A Day in Montepulciano, Italy

A Girls Trip to Tuscany

My tennis partner Ann organized a girls trip to Tuscany.  Ten of us came from near and far.  Some arrived in Italy early; others arrived the day we were transported to Tuscany from Rome.  With the exception of Mary, most of us enjoyed a smooth arrival to Rome not counting the deluge of water falling from the sky!

We took two vans to Il Colombaio, our villa on the border of Tuscany and Umbria. We settled in for a lovely evening of food and drinks and prepared for our first full day in Tuscany in Montepulciano.

Montepulciano is a medieval and Renaissance town that sits atop a 2,000 foot limestone ridge in southern Tuscany.  It is renowned for its pici pasta and Vino Nobile wine.  Our drivers delivered us directly to its Piazza Grande formed in the typical medieval fashion with a church, the city hall, and a wealthy man’s residence with a portico below for socializing and doing business.  On a side note, the FREE public bathrooms were nearby (a nice change from the Amalfi Coast).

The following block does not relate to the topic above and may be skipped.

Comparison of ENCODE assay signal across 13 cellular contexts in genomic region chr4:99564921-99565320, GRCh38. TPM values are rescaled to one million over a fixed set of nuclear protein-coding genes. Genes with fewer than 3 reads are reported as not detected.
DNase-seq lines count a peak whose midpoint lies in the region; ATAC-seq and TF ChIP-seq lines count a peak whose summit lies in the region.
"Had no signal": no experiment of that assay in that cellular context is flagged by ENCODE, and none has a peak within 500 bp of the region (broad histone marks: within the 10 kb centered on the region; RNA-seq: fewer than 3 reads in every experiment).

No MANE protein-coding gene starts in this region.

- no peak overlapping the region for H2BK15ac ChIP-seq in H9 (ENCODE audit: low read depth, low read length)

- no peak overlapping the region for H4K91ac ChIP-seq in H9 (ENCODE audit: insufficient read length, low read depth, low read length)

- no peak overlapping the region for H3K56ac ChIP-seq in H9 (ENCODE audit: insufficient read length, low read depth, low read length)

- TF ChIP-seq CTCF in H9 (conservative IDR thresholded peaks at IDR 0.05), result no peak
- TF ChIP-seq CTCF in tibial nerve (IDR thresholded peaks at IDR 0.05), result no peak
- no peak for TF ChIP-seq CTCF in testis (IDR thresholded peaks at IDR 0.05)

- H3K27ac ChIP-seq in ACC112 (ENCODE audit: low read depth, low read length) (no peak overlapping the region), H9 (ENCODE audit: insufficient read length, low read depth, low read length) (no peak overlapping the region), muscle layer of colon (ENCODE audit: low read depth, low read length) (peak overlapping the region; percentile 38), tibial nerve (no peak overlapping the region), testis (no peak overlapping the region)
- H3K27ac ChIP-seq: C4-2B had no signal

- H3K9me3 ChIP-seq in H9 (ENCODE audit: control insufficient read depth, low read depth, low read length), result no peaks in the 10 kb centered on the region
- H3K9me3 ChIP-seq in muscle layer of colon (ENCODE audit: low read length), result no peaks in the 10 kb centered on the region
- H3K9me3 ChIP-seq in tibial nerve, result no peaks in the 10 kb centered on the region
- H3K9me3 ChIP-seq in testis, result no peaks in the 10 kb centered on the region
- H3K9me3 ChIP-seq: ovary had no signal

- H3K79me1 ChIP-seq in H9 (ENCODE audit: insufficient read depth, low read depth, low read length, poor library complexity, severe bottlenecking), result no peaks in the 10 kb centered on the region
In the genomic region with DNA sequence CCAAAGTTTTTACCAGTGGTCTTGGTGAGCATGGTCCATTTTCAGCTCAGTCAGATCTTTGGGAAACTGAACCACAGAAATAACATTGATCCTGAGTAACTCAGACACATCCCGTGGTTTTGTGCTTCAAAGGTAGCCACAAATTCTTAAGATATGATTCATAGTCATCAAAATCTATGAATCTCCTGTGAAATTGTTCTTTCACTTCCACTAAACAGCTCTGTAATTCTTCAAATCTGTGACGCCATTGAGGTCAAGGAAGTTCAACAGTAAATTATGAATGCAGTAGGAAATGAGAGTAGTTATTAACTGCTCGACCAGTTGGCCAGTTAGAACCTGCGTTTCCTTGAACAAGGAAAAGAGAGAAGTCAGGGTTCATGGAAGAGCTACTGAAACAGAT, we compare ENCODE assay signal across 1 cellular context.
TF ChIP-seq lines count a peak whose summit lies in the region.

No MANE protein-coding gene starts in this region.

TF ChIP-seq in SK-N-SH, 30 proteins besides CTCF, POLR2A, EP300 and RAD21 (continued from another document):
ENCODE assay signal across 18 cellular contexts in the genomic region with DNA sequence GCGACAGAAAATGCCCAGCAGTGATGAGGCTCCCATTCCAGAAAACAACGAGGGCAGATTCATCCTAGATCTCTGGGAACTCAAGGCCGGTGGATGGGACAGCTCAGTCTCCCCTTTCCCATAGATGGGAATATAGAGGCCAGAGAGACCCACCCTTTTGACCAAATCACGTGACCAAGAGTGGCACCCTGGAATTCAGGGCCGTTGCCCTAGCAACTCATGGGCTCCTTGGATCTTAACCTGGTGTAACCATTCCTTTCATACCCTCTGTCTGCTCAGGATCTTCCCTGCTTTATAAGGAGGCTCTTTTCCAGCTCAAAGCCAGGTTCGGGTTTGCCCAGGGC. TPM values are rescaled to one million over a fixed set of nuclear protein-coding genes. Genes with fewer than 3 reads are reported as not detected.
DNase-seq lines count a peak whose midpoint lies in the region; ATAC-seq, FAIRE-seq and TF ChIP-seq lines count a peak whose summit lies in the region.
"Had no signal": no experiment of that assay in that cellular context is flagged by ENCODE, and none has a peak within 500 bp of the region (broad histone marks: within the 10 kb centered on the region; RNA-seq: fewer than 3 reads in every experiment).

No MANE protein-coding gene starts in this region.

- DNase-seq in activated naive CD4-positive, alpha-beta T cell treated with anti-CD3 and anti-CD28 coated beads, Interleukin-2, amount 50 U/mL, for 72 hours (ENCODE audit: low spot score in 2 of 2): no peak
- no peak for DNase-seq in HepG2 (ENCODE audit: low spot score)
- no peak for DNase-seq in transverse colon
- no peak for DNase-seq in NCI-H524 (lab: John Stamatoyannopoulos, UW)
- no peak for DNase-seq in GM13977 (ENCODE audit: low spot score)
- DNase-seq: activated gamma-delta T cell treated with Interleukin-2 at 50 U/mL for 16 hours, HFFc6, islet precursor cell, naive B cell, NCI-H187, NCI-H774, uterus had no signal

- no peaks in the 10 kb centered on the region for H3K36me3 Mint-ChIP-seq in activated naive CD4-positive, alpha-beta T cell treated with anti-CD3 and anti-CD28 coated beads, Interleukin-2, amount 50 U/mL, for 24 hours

The church which borders the square is called the Cathedral of Santa Maria Assunta and is also known as the Duomo of Montepulciano as it is the most important church in the town.  Here is a link to an interesting article discussing the difference in Italian Church names:  chiesa, basilica, catedrale, and duomo: Is it a church or a cathedral?

After looking around the square, we visited Rameria Cesare Mazzetti.  Rameria means copper smith, and Cesare is a famous one.  He hand makes a variety of copper kitchen ware and decorations.  His craft has been passed down through his family for generations.  He still uses his grandfather’s stamps and tools today which are over 100 years old.